Each day, Inc.'s reporters scour the Web for the most important and interesting news to entrepreneurs. Here's what we found today:
How not to approach an angel. Elevator pitches can be painful, but self-proclaimed "social media strat" expert Alex Blagg takes pain to a whole new level. Check out the hilarious, if awkward, exchange between Blagg and an unsuspecting super angel (read: actor), in this video posted on TechCrunch, if only for the line: "Give me your seed, super angel man."
The Verizon iPhone saga continues Can you hear me now? According to the Wall Street Journal, Apple might soon be ending an exclusive deal with AT&T that will enable Verizon to begin selling the beloved iPhone. The article intimates that the success of the Android has played a key role in this development. "The touchscreen handset is facing pressure in the U.S. from phones running Google's Android software, which have been heavily promoted by Verizon Wireless, the biggest U.S. carrier by subscribers," the article noted, which quoted unnamed "people familiar with the matter." The skeptics over at TechCrunch are quick to point out that the story in the Journal has all the trappings of a "good old Apple-controlled leak." The article points out that "the Verizon iPhone rumor is as old as the iPhone itself. So whenever anyone trots it out, you take it with a grain of salt."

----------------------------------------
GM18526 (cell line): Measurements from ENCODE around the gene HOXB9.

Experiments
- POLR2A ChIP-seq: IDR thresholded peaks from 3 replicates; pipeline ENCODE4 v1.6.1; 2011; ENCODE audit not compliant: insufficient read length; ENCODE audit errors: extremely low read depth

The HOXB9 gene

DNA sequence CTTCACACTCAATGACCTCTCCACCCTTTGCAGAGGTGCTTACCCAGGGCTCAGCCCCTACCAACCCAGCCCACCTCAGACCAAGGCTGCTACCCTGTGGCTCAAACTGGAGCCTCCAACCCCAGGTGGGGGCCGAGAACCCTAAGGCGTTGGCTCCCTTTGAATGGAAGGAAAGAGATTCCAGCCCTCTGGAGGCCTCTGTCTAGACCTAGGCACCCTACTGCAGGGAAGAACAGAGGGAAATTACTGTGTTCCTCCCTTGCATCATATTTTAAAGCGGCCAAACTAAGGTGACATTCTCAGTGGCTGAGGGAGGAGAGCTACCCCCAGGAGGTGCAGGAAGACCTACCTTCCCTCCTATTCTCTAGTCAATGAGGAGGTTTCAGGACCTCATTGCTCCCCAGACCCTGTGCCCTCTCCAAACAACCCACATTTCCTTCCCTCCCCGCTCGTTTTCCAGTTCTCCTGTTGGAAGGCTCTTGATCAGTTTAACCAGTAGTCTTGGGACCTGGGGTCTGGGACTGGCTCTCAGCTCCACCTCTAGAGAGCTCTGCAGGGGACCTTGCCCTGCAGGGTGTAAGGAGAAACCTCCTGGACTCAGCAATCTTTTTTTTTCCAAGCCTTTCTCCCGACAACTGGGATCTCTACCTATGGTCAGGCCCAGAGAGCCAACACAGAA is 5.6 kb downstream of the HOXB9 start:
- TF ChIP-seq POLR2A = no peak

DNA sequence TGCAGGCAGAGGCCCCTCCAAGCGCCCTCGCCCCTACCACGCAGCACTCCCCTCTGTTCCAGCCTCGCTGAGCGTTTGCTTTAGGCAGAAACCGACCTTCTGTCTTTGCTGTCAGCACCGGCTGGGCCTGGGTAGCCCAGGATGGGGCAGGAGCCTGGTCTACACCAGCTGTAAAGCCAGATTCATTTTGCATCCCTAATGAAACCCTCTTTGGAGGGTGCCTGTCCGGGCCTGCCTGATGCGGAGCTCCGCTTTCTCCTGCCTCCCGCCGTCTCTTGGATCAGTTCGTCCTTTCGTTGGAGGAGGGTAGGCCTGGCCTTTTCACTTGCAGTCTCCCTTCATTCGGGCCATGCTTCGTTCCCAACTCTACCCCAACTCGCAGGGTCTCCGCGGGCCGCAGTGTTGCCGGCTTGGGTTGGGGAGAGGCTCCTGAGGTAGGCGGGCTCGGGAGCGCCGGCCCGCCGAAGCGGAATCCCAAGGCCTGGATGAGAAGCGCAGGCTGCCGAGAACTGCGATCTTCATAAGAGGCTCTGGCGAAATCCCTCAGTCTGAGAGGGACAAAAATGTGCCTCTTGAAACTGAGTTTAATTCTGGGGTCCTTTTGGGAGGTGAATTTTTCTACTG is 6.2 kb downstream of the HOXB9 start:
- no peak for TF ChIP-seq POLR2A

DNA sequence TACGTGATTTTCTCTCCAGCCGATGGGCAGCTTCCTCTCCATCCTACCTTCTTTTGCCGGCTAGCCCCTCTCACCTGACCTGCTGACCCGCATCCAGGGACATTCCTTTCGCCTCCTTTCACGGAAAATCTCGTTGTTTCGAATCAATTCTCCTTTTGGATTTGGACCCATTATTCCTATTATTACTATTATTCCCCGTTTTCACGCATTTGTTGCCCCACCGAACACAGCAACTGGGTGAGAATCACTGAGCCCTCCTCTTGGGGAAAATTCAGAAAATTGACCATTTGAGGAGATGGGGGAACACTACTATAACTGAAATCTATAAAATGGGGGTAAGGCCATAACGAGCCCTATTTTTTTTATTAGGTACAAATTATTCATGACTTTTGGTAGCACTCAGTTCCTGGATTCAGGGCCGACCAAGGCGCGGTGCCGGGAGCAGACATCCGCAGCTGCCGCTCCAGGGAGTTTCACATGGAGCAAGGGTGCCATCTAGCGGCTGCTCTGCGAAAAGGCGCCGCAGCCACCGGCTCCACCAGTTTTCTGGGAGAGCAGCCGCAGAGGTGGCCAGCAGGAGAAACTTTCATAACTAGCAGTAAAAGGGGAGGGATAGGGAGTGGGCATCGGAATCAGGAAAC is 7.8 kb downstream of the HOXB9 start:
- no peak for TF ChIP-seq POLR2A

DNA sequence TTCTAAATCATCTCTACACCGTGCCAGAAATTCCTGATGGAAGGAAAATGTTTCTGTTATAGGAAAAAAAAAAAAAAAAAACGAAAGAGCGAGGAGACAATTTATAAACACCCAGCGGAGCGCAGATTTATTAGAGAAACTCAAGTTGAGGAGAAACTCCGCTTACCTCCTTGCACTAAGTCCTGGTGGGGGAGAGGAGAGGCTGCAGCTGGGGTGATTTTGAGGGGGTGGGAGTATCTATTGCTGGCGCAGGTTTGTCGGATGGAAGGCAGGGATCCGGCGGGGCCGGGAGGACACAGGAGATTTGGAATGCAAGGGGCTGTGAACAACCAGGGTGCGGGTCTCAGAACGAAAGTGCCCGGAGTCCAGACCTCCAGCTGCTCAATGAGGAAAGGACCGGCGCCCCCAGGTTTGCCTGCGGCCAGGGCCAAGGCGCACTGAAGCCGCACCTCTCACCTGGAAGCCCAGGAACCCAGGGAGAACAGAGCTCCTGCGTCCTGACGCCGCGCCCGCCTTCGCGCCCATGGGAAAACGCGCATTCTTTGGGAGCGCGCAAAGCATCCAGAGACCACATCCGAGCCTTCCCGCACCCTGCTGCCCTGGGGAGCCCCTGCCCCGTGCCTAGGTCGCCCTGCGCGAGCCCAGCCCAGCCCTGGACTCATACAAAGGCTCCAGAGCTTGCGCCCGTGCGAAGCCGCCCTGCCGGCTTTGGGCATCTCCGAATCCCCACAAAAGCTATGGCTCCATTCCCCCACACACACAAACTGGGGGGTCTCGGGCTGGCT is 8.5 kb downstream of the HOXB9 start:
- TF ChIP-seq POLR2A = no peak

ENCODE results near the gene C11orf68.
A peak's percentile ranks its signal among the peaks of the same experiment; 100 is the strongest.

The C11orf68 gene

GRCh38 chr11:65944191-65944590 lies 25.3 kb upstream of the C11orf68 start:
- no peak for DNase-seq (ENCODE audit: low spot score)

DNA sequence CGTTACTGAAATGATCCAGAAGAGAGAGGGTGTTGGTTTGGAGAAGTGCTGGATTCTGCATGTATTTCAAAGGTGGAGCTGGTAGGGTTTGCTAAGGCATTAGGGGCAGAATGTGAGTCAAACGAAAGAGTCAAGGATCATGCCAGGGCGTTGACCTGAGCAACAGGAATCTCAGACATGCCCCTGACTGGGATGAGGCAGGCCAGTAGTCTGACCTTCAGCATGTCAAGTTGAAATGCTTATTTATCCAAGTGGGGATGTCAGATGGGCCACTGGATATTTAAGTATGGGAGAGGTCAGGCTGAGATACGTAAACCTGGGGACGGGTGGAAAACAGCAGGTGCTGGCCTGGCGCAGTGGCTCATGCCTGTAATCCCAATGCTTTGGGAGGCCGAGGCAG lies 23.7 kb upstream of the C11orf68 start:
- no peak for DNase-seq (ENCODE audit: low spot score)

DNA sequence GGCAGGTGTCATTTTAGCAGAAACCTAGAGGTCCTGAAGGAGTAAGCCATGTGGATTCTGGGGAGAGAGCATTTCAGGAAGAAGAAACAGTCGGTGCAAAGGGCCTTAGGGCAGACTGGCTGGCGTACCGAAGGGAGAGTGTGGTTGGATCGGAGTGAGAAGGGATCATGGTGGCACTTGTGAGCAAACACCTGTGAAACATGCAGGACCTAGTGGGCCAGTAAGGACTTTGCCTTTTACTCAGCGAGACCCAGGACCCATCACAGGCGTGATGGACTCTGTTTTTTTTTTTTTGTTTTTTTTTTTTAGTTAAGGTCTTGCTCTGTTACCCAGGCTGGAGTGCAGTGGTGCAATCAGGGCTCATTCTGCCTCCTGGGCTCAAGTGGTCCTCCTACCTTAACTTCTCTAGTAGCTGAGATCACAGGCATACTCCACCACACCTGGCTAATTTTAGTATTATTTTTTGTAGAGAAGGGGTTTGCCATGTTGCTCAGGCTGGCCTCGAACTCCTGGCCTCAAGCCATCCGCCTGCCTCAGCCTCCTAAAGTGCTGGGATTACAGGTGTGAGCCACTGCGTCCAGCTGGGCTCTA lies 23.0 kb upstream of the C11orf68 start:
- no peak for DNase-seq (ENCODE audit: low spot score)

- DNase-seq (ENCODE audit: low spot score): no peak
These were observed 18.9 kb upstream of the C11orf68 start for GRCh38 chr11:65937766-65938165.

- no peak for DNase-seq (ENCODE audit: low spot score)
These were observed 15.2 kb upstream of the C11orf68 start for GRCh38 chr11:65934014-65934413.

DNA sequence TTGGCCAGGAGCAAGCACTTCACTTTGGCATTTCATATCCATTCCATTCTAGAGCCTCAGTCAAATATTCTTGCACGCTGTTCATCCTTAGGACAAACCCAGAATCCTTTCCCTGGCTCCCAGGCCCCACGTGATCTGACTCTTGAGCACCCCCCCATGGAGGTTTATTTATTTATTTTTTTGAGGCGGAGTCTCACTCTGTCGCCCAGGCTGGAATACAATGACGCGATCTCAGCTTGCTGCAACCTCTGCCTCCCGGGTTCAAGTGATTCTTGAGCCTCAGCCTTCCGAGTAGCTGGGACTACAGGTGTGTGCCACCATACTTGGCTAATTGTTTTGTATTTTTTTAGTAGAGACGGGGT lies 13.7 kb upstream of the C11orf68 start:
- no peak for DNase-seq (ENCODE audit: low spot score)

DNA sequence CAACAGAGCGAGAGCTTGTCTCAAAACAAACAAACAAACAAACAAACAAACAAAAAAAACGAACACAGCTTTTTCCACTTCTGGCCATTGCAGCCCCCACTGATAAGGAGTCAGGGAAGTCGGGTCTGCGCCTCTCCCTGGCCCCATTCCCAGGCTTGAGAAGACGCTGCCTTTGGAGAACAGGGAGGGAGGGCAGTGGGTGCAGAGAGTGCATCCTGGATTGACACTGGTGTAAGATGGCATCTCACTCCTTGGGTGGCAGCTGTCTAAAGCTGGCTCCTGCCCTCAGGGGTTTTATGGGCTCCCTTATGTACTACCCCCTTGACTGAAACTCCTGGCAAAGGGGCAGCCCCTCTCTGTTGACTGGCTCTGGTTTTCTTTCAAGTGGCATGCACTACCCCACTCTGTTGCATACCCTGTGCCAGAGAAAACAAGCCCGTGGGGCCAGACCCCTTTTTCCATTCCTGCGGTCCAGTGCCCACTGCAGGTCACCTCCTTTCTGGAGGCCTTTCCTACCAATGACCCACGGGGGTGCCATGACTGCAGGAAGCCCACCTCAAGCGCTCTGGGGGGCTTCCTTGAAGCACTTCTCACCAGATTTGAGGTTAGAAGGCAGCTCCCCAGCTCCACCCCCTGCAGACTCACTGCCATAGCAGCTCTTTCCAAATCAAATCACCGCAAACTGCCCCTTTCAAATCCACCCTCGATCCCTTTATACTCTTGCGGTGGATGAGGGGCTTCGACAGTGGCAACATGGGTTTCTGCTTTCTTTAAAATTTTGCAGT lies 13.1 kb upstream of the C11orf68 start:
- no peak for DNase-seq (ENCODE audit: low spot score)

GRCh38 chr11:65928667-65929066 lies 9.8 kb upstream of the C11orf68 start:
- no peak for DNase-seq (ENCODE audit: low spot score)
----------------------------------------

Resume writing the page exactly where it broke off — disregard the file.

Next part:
Fred Wilson weighs in on Angelgate. In a video interview on his blog, A VC, the Union Square Ventures VC discusses the trends he's watching in the tech industry as well as what he thinks actually went on at the now infamous Angelgate meeting. While he dismissed the notion of any collusion going on, he did understand why so many feathers got ruffled. "Reputations are what matter in the investment business," he explained. "Entrepreneurs want to work with investors who have great reputations. People didn't like the fact that their reputations were being challenged or maybe even negatively impacted. Rightly so."
Tips for getting started on Foursquare. If your business isn't yet on Foursquare or any other geolocation service, it sure is about time to get on board. Foursquare now claims a user base of more than 3 million, The New York Times reports, many of whom interact with the storefronts and shops they visit everyday. Through the service, businesses can offer coupons or discounts, rewards programs, games, guidebooks, and can even gather valuable data about customers. The Times also presents a guide on how to get you started. While you're at it, check out Inc.'s very own advice for How to Make Money on Foursquare.
The birth of the Freakonomics empire. Plenty of factors go into making a bestseller, and the Chicago Tribune today breaks down just what made Steven Levitt and Stephen Dubner's tome not only sell, but spawn a blog, a radio show, a sequel, a consulting firm, and a documentary film. The article delves into the topic with an admirable depth, from how a great Wall Street Journal review is a gift that keeps on giving to the role of Jon Stewart and controversy in boosting sales.
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